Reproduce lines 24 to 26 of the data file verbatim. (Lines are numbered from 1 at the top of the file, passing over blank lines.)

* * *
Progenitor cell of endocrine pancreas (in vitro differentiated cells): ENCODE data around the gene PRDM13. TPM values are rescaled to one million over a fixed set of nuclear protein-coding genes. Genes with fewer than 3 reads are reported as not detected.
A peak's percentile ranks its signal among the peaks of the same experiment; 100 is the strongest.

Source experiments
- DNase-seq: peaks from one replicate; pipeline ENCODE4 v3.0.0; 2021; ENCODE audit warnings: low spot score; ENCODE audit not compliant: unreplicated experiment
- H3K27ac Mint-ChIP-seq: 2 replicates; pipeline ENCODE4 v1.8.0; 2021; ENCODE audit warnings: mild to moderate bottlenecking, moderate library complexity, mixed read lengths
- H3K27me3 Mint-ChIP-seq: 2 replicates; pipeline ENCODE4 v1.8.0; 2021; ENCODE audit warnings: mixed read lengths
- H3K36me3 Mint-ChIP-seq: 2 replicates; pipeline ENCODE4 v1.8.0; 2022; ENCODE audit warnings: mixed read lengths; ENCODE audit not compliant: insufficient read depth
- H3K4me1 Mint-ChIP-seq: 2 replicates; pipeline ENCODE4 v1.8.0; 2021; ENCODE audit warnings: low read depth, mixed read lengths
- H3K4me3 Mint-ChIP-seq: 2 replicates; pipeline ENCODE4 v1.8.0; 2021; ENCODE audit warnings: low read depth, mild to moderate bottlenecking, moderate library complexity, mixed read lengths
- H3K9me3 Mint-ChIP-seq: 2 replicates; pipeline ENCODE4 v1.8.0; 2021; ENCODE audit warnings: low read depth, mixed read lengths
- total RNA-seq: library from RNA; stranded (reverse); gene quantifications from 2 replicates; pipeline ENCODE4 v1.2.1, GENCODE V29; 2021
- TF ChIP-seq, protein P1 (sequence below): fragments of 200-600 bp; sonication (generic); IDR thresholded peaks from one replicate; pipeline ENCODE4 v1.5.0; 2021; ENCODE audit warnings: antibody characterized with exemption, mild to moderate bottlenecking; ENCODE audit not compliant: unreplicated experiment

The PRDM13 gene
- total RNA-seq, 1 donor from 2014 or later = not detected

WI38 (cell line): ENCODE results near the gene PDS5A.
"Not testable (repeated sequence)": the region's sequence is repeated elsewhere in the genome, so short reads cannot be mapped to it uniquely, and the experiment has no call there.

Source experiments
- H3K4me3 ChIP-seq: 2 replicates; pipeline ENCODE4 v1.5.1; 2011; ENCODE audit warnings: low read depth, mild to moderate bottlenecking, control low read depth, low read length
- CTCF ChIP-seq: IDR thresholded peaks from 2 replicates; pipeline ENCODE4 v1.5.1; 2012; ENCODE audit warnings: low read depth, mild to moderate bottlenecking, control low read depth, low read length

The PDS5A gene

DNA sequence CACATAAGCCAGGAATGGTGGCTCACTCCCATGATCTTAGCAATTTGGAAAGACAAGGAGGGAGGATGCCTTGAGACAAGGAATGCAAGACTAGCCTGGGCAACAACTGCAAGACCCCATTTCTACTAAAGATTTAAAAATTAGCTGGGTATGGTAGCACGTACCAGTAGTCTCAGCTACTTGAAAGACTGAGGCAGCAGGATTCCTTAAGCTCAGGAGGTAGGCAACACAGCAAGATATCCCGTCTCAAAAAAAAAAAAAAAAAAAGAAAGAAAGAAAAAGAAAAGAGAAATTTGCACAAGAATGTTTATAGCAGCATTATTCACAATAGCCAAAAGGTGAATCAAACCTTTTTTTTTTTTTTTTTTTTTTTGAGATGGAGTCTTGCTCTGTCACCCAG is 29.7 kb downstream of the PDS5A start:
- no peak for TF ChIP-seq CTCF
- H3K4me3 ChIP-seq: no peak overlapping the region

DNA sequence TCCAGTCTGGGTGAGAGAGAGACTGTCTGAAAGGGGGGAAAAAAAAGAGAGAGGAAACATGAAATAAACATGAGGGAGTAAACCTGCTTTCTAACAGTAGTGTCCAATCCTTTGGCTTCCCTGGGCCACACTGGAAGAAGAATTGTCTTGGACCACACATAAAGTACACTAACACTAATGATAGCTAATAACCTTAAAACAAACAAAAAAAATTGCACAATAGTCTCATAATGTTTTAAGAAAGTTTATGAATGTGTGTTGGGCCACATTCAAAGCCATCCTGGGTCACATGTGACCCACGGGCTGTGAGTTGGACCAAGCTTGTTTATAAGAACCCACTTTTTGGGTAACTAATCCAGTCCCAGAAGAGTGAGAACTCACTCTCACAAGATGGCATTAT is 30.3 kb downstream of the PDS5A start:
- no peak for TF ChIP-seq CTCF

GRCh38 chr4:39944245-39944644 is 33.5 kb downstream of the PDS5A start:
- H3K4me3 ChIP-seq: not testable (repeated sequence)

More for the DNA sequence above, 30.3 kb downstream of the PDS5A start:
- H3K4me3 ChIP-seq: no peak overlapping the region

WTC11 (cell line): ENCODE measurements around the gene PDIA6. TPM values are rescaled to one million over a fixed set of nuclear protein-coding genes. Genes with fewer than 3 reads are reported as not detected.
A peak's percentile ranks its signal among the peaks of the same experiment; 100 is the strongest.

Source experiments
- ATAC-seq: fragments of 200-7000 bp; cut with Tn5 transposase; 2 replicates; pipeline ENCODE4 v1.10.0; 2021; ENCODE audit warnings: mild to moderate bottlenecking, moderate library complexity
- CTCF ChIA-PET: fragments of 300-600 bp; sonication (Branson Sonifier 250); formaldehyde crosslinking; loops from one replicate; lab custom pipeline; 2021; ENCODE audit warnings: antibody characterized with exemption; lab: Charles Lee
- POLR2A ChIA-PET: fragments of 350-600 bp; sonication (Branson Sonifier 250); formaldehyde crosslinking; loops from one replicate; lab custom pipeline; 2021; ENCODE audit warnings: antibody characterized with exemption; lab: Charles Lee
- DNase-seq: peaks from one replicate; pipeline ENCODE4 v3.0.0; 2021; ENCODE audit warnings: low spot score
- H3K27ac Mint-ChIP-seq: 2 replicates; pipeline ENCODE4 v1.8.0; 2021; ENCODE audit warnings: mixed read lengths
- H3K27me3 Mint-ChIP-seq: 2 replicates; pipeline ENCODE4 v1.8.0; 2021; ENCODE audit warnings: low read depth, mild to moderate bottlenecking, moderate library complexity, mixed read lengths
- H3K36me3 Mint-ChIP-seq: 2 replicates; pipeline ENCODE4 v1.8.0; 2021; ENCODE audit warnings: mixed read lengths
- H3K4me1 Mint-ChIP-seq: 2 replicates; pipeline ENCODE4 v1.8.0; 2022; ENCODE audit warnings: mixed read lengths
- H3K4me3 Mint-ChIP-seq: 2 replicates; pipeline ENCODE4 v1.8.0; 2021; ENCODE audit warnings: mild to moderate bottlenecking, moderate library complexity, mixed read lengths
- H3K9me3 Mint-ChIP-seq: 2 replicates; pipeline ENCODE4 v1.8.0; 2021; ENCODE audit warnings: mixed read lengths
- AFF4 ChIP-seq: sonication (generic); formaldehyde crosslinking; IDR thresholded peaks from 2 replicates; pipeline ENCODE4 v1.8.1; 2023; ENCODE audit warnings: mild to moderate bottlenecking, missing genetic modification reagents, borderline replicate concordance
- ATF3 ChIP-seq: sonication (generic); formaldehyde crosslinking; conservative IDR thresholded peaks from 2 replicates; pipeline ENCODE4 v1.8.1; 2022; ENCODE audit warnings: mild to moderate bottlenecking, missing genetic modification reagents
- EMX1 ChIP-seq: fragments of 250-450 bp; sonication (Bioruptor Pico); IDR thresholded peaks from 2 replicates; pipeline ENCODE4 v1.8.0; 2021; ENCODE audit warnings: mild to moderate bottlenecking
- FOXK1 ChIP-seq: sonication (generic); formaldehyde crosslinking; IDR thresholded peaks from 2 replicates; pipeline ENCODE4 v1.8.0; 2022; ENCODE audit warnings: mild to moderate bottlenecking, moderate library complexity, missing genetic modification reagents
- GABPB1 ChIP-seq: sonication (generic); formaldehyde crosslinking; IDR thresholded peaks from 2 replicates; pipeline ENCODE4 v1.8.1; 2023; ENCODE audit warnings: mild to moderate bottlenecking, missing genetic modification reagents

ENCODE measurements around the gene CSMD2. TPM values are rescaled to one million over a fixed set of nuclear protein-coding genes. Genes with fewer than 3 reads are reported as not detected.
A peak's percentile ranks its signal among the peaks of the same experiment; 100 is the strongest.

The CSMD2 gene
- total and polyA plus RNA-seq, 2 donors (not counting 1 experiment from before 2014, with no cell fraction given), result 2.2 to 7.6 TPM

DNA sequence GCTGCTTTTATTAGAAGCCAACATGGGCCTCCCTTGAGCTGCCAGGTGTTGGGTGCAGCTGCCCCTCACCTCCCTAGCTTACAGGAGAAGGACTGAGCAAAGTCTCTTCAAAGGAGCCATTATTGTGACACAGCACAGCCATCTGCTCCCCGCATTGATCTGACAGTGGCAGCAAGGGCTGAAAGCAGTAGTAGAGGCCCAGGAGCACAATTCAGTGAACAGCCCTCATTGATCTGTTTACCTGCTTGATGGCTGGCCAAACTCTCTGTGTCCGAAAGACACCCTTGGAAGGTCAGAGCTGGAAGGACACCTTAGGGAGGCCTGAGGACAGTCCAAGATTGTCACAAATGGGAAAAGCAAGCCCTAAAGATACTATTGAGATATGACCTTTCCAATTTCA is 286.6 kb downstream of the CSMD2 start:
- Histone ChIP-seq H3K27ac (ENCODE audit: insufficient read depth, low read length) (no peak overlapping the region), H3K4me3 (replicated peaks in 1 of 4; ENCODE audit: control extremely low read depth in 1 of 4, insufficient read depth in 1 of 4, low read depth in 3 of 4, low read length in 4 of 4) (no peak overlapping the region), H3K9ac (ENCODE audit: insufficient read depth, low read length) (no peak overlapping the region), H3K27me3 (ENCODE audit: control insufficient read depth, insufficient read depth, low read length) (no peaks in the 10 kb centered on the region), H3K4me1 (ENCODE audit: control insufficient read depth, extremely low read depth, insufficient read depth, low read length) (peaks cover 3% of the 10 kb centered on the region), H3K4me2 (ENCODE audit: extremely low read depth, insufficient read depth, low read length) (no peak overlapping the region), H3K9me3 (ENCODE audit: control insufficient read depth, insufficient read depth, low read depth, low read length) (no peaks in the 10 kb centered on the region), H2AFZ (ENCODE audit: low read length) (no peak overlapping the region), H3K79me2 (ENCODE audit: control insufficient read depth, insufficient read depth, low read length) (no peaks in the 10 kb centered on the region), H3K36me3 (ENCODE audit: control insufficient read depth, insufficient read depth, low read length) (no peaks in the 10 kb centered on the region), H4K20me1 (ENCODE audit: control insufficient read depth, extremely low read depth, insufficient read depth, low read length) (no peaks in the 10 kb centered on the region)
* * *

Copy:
DNA sequence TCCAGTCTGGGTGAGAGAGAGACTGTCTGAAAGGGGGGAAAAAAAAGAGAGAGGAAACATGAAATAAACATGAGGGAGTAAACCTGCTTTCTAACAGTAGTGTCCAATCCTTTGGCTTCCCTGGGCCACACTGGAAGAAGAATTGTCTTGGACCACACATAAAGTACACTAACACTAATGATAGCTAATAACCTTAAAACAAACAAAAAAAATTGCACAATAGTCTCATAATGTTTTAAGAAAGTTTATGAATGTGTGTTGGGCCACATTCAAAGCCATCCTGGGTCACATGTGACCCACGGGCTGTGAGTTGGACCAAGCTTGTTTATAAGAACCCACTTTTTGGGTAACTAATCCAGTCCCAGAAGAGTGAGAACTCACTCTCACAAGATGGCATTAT is 30.3 kb downstream of the PDS5A start:
- no peak for TF ChIP-seq CTCF

GRCh38 chr4:39944245-39944644 is 33.5 kb downstream of the PDS5A start: